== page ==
Within this environment, many businesses have also recognized–sometimes at considerable advertising cost–the events of 9/11/01. Most of them have, very appropriately, limited their statements to expressions of sorrow, remembrance, and appreciation for first responders and the nation’s military men and women whose sacrifices today are directly related to what happened on that September morning 12 years ago.


Wrong on so many levels.

This shouldn’t be a difficult communications or branding assignment for a business. Yet, incredibly, a number of otherwise sophisticated corporations (like AT&T, right), have fallen flat on their faces.

In the interest of helping out any dim-witted corporations out there, here’s an easy guide:

  • ACCEPTABLE 9/11 RECOGNITIONS: Those that acknowledge lives lost, sacrifices made, and the service of first responders and the military. Additional messages about the desirability of peace are acceptable. Graphics should be simple, tasteful, and respectful. Using the company logo is OK, but drop any tag line that could be misconstrued (can you imagine: “McDonalds Remembers 9/11. ‘I’m Lovin’ It'”).
  • UNACCEPTABLE 9/11 RECOGNITIONS: Anything that explicitly or implicitly promotes your product or service, or suggests that people spend money as way of honoring the lives lost on that day.


This offer from a golf club in Wisconsin is an example of what not to do. They subsequently apologized, but, honestly, what were they thinking?

The United States is still working through the implications and consequences of 9/11. It will be fascinating to see how the nation marks the anniversary in 25 or 50 years. Businesses would be well-advised to focus their marketing efforts on September 12 and beyond.

Posted in Uncategorized | Leave a comment

It’s Not About Plagiarism

Let’s get this out of the way: the kerfuffle over Melania Trump’s speech is silly and we should all move along.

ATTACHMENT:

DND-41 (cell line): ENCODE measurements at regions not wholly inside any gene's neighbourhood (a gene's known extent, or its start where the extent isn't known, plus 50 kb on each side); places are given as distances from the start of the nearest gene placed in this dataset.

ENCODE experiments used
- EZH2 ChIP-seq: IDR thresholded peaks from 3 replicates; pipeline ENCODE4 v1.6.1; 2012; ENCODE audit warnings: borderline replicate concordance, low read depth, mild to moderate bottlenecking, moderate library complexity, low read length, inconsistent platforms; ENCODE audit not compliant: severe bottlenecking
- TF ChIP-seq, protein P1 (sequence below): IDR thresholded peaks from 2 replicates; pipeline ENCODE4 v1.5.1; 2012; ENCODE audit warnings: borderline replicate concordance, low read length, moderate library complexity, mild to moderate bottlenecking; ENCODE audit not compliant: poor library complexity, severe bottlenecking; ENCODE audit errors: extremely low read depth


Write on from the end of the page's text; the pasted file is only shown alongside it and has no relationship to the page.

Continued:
But what is instructive is how an organization, in this case the Trump Campaign, managed, or more accurately, mismanaged, it’s communications over the last two-and-a-half days. A solid communications team with a solid crisis communications plan could have nipped this controversy in the bud within a couple hours. How?

Well, first an organization needs a crisis communications plan. Among other elements, the plan would include a list of possible crisis scenarios that might hit a political campaign. Charges of plagiarism would naturally appear on that list, since a number of prominent politicians have been dinged with this charge over the years. This was a completely predictable situation (even though with a professional writing team, it would be unlikely).

Second, the plan would develop in advance quick responses to a plagiarism charge that could be shared with news media within minutes. These responses might include describing how speeches for the campaign are written; commitments to originality,  authenticity, and accountability; a promise to investigate and identify any issues promptly;  and a promise to avoid similar problems in the future.

Instead, we got almost 72 hours of circular firing squad, as Trump aides trotted out an ever-shifting series of explanations, deflections, and denials, none of which served the goal of getting the story off of home pages or social media feeds. By the time an underling publicly took responsibility, the story had been cemented in the public consciousness and will likely follow the campaign for some time. (As my beer guy said to me yesterday as I was buying a case, “Is there anyone who actually believes she wrote that speech?”)

Hey, maybe that won’t make any difference. If nothing else, the Trump campaign has proved itself immune from self-inflicted wounds.

Posted in Uncategorized | Leave a comment

OK, Who’s the Time Traveler?

Having just finished reading Stephen King’s “11/22/63,” I wonder if someone recently went back in time and changed some big historic event. How else to explain the seemingly topsy-turvy political world in which we find ourselves?

In King’s novel (spoiler alert!), the hero prevents JFK’s assassination, but returns to the present to find that saving the president in 1963 had resulted in 50 years of race riots, nuclear wars, economic collapse, and Canada annexing New England. The novel’s hero returns to the past to “reset” history on its proper course. (No word if New Englanders regretted losing their ready access to a decent healthcare system.)